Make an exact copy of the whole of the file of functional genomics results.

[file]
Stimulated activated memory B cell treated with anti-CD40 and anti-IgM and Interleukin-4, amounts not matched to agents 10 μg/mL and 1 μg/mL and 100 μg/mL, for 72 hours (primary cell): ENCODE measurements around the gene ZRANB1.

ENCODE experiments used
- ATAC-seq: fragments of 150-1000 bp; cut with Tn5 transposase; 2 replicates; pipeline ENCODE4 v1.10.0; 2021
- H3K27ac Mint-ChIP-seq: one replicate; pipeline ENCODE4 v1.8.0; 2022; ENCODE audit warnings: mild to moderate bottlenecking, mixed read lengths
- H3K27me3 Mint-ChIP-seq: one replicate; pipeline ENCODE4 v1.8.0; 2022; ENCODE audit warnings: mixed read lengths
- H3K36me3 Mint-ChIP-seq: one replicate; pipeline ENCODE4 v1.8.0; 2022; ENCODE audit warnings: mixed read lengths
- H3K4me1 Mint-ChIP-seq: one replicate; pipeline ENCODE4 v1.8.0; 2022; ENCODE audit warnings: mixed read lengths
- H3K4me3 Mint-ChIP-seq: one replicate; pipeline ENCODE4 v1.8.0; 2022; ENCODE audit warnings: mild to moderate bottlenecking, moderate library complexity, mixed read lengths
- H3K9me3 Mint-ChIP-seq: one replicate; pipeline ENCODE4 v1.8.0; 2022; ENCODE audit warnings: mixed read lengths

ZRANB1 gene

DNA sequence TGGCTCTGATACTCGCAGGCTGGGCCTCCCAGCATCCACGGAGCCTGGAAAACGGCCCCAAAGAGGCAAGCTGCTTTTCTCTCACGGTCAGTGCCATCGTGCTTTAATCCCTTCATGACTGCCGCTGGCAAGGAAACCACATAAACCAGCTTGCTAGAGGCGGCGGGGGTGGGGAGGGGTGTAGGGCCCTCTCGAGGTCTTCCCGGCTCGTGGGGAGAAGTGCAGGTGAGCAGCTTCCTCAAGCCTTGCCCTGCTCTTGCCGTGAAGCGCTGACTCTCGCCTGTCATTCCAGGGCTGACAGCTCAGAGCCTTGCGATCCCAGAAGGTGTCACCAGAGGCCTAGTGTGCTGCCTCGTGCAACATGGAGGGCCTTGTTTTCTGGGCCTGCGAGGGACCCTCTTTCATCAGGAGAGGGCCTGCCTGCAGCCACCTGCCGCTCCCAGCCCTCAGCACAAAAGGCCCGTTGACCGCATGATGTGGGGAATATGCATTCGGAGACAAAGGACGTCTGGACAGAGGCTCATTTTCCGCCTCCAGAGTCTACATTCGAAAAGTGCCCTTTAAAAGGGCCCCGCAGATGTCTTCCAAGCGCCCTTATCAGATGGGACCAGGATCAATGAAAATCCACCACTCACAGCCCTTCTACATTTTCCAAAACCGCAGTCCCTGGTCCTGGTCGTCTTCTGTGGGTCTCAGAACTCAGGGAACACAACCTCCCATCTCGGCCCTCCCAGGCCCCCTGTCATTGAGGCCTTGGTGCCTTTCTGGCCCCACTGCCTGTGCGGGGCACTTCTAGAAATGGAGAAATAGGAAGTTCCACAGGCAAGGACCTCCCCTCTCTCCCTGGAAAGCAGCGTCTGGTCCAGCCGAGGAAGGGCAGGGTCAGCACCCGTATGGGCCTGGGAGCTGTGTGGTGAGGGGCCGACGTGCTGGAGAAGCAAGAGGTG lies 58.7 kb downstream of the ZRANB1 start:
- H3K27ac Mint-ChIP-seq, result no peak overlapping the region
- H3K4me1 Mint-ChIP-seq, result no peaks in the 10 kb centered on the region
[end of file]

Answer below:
Stimulated activated memory B cell treated with anti-CD40 and anti-IgM and Interleukin-4, amounts not matched to agents 10 μg/mL and 1 μg/mL and 100 μg/mL, for 72 hours (primary cell): ENCODE measurements around the gene ZRANB1.

ENCODE experiments used
- ATAC-seq: fragments of 150-1000 bp; cut with Tn5 transposase; 2 replicates; pipeline ENCODE4 v1.10.0; 2021
- H3K27ac Mint-ChIP-seq: one replicate; pipeline ENCODE4 v1.8.0; 2022; ENCODE audit warnings: mild to moderate bottlenecking, mixed read lengths
- H3K27me3 Mint-ChIP-seq: one replicate; pipeline ENCODE4 v1.8.0; 2022; ENCODE audit warnings: mixed read lengths
- H3K36me3 Mint-ChIP-seq: one replicate; pipeline ENCODE4 v1.8.0; 2022; ENCODE audit warnings: mixed read lengths
- H3K4me1 Mint-ChIP-seq: one replicate; pipeline ENCODE4 v1.8.0; 2022; ENCODE audit warnings: mixed read lengths
- H3K4me3 Mint-ChIP-seq: one replicate; pipeline ENCODE4 v1.8.0; 2022; ENCODE audit warnings: mild to moderate bottlenecking, moderate library complexity, mixed read lengths
- H3K9me3 Mint-ChIP-seq: one replicate; pipeline ENCODE4 v1.8.0; 2022; ENCODE audit warnings: mixed read lengths

ZRANB1 gene

DNA sequence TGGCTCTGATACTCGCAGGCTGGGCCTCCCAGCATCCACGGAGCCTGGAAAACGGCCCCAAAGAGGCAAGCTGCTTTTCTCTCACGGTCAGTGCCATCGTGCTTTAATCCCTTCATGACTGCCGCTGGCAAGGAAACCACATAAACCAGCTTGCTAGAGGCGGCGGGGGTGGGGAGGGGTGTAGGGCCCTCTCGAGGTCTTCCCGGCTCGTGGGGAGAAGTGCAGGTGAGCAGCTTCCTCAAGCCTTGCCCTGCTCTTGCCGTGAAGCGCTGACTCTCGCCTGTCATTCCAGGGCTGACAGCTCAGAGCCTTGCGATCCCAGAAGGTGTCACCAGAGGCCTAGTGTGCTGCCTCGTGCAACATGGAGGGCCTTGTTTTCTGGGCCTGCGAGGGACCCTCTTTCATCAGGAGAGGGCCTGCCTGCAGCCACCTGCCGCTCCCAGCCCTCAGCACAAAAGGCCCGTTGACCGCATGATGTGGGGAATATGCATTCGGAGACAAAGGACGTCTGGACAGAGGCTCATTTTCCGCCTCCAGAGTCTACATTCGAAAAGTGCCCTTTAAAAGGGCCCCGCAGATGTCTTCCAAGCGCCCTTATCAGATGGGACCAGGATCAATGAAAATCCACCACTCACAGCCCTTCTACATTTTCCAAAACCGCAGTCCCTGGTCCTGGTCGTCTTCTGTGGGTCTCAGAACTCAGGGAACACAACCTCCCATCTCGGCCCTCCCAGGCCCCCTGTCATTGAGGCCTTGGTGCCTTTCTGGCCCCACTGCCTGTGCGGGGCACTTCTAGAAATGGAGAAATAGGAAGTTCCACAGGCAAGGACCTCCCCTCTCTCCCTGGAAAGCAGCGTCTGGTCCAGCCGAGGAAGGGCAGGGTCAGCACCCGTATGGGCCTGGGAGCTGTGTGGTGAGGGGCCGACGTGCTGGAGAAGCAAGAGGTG lies 58.7 kb downstream of the ZRANB1 start:
- H3K27ac Mint-ChIP-seq, result no peak overlapping the region
- H3K4me1 Mint-ChIP-seq, result no peaks in the 10 kb centered on the region